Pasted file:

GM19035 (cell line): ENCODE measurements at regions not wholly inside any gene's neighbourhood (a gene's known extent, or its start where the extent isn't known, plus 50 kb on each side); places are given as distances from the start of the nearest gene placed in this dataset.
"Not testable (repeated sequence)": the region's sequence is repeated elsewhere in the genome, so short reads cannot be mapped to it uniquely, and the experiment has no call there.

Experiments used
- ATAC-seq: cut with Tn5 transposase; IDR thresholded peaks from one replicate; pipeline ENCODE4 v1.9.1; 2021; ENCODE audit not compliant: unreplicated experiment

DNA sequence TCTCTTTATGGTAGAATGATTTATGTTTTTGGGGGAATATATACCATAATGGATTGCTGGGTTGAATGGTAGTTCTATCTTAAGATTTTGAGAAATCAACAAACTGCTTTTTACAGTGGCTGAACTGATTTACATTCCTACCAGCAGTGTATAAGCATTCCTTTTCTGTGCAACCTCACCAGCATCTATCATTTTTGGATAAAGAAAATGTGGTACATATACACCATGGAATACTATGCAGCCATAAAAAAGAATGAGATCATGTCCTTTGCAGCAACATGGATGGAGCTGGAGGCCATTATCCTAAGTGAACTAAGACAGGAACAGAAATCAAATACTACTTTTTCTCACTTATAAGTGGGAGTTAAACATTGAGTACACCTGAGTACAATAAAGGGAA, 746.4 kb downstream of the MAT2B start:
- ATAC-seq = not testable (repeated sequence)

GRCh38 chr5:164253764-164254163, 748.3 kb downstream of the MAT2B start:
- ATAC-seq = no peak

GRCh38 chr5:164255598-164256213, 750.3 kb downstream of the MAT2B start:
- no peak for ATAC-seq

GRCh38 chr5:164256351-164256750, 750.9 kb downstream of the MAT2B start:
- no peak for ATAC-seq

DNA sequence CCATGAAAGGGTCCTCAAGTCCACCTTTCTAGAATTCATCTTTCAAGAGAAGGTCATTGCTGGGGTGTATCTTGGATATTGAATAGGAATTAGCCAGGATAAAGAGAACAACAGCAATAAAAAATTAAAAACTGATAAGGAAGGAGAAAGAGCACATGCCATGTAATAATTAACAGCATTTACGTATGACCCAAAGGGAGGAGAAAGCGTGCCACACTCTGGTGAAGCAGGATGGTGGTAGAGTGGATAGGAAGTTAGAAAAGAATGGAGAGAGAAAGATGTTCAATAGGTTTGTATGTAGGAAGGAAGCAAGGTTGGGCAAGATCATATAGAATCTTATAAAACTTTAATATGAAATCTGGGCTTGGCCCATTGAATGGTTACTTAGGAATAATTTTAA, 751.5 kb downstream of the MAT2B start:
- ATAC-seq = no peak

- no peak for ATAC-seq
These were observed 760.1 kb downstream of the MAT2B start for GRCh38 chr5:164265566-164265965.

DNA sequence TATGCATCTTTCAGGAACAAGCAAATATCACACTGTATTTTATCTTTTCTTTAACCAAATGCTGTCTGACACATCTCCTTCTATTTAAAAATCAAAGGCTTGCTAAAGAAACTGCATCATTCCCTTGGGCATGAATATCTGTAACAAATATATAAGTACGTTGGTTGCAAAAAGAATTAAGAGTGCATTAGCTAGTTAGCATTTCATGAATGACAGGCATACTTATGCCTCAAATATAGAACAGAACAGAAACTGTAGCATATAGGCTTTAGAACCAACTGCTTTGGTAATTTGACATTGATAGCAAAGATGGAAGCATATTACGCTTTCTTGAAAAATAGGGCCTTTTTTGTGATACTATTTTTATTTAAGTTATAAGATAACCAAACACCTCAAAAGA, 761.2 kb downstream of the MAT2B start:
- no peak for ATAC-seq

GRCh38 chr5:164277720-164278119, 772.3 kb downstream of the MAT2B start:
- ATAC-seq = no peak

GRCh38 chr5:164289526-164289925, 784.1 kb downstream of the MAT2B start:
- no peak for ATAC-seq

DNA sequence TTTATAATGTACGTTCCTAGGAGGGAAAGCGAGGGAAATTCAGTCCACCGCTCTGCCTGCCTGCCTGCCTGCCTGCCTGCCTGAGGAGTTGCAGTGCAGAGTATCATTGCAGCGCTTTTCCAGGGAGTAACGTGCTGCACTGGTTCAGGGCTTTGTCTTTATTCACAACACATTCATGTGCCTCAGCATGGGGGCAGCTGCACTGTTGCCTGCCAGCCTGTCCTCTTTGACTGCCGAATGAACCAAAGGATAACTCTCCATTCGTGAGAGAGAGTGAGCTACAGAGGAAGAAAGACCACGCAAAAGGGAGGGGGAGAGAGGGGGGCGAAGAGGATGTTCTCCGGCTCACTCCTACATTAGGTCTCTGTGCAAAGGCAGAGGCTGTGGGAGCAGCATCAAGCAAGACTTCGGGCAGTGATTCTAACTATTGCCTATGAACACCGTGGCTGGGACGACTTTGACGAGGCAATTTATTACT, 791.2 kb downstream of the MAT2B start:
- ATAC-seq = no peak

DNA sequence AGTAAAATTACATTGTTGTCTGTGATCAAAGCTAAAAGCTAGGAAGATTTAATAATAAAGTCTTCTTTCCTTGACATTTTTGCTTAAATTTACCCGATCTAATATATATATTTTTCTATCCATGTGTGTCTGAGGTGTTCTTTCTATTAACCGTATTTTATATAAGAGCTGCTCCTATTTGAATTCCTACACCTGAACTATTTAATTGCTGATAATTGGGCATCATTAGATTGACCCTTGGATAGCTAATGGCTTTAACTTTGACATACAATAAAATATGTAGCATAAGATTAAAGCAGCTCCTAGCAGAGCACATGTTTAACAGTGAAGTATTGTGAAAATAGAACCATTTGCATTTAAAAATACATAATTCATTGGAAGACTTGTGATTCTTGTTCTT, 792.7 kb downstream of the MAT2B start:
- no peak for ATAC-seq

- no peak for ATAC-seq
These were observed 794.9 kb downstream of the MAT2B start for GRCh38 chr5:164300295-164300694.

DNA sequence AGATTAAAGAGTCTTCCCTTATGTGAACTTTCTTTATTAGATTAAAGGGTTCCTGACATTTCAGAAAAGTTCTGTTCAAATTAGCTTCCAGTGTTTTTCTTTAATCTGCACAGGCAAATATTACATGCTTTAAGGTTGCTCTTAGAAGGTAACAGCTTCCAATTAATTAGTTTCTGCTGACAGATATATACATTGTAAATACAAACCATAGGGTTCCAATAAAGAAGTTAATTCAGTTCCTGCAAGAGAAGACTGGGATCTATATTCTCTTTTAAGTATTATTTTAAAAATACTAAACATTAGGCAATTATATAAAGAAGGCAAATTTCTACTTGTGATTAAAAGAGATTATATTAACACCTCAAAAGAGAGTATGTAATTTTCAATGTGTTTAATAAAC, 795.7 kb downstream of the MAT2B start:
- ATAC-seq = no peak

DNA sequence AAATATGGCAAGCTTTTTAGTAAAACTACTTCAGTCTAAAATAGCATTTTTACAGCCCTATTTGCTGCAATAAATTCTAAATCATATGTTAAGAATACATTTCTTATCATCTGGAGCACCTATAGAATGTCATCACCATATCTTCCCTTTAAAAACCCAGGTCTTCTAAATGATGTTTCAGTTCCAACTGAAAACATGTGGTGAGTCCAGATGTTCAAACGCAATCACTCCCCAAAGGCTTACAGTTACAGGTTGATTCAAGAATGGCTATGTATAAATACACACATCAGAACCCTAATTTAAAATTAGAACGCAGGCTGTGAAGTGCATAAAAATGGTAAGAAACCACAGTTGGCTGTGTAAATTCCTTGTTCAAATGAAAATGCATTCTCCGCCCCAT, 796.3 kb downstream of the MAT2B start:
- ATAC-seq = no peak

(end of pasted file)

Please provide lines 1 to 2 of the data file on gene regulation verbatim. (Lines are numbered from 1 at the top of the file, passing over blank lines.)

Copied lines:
GM19035 (cell line): ENCODE measurements at regions not wholly inside any gene's neighbourhood (a gene's known extent, or its start where the extent isn't known, plus 50 kb on each side); places are given as distances from the start of the nearest gene placed in this dataset.
"Not testable (repeated sequence)": the region's sequence is repeated elsewhere in the genome, so short reads cannot be mapped to it uniquely, and the experiment has no call there.